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Understanding Invisible Wounds: Traumatic Brain Injury

Traumatic brain injury is an injury to the brain due to external forces which disrupt the brain’s functioning. The result depends upon the magnitude of the force and its effect upon vulnerable portions of nerve cells.

Article by James Kelly, MD March 2, 2016 //   5 minute read

This year, the Bush Institute is launching an initiative to raise awareness about the invisible wounds of war: Traumatic Brain Injury (TBI) and Post Traumatic Stress (PTS).  The health and wellness of post-9/11 veterans is complex and often vary according to a veteran’s experience.

Physical and psychological injuries sustained during combat also can affect multiple aspects of a veteran’s transition from the military to civilian life.  Our research indicates that invisible wounds of war pose a significant barrier to continued education, employment, and quality of life. 

The Bush Institute will collaborate with experts in veteran health care to develop recommendations on improving the health and wellness of post-9/11 veterans.  A major focus of our work will examine how veterans can best seek and receive effective treatment. We also will work on strategies to eliminate barriers to care, including stigmas associated with wounds. 

Today, we hear from Dr. James Kelly, the Bush Institute’s Senior Fellow in Wellness, on the important features of Traumatic Brain Injury. 

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Traumatic brain injury (TBI), as the term implies, is an injury to the brain due to external forces which disrupt the brain’s functioning.  The disruption may be temporary with full recovery, or there may be long-lasting, even permanent injury to brain tissue. The result depends upon the magnitude of the force and its effect upon vulnerable portions of nerve cells. 

The long parts of nerve cells, called axons, are particularly vulnerable to these forces being stretched and distorted in ways that interfere with their ability to transmit nerve impulses. Typically, TBI is graded as mild, moderate, or severe, depending upon the degree of impairment at the time of the injury. 

By far, most cases of TBI are considered mild TBI, which is synonymous with a concussion.

  • The outward manifestations of mild TBI are changes in the behavior and mental status of the individual at the time of the injury or immediately thereafter.
  • The most common alteration in mental status is a period of confusion during which the individual has difficulty making sense of what just happened or what is going on in the environment.  This result is sometimes associated with amnesia, or a gap in memory for what happened at the time of the injury.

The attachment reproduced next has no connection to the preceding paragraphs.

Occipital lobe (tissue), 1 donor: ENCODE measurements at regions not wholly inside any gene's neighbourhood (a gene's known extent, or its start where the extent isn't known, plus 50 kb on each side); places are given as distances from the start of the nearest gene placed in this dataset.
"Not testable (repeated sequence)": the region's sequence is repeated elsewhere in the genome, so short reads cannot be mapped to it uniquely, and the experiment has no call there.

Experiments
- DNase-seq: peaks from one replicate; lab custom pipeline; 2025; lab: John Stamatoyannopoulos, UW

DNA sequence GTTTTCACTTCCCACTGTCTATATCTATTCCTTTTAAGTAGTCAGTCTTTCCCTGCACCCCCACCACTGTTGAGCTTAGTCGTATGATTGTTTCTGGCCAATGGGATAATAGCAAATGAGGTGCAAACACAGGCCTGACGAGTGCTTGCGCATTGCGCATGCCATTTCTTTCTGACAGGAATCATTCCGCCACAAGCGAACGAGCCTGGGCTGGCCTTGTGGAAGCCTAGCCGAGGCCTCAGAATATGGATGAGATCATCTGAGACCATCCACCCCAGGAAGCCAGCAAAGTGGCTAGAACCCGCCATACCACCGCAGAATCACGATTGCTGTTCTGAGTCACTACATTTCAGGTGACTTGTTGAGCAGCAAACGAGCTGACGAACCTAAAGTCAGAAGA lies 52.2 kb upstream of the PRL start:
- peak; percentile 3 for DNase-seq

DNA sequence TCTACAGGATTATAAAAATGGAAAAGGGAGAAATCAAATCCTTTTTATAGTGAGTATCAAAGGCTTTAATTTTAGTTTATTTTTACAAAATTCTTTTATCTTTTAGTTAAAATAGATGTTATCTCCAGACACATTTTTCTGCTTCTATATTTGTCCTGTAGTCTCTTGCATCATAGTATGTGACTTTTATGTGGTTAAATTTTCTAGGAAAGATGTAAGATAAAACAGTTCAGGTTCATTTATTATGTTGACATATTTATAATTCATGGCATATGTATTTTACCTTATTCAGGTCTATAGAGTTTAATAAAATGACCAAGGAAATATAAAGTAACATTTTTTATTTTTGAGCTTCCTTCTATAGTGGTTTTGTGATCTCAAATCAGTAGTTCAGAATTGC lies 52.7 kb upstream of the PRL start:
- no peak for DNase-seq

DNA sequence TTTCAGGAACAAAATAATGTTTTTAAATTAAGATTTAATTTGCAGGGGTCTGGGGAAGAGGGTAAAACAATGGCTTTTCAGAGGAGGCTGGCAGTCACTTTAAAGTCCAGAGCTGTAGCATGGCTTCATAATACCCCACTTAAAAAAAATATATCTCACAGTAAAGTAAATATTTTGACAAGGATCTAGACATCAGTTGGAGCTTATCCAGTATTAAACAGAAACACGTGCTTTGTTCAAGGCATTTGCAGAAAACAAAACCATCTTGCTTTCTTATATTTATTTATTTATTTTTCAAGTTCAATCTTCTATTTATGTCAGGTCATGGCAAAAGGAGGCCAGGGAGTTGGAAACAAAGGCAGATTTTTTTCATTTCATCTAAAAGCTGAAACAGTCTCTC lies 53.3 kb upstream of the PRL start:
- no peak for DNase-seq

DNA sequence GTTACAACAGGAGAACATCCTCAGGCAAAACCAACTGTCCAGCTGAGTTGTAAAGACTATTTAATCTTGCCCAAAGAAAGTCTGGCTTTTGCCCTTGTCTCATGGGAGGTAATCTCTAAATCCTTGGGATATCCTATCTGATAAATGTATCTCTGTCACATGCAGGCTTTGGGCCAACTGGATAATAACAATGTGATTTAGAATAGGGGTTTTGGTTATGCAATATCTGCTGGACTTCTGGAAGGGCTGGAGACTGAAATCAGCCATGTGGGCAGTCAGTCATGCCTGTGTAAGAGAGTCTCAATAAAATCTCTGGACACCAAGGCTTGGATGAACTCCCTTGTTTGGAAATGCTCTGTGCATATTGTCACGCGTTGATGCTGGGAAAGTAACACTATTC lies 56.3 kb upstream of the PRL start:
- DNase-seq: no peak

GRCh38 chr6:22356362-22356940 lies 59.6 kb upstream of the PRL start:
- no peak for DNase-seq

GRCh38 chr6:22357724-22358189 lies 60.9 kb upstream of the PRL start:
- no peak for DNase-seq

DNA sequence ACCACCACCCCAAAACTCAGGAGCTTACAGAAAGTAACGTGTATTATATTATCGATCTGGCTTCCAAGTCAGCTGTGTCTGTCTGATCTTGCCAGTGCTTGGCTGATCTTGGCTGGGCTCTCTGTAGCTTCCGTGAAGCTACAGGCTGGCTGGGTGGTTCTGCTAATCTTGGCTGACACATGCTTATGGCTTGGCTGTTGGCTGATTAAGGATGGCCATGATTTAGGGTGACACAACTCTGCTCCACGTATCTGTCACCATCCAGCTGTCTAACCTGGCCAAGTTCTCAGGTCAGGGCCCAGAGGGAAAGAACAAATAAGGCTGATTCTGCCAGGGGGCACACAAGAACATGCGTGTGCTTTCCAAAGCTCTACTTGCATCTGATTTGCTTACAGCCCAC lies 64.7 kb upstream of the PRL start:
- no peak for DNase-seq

• In some instances, mild TBI may begin with brief loss of consciousness (coma), followed by a return to consciousness within seconds or minutes. 

These injuries are typically hidden in that there are no obvious wounds (bleeding) or overt medical signs (paralysis).  As a result, these “invisible wounds” require close observation and checking of a person’s mental health so they can receive proper detection, diagnosis, and treatment.

The effects of TBI

Generally, the more severe the TBI, the worse the effects and the longer they last.   For the most part, mild TBI has a limited course of symptoms with gradual recovery over a week or two.  Moderate and severe TBI can have longer effects from which full recovery is less common.

The most common symptoms reported at the time of a concussion (mild TBI) include headaches, nausea, dizziness, mental “fogginess” and visual problems, such as blurred or double vision.

Lingering symptoms can include problems with balance, difficulty with attention and concentration, impairment of memory, disturbed sleep, and  difficulty tolerating loud sounds and bright lights.

The good news is that traumatic brain injuries can be treated. Many of these symptoms can be addressed with medication or by introducing environmental changes.  Headaches may only require mild pain medication. 

Of course, lingering problems require careful medical attention.  These wounds of war are indeed invisible and can be a barrier to making the successful transition to civilian life that we all desire for our returning veterans.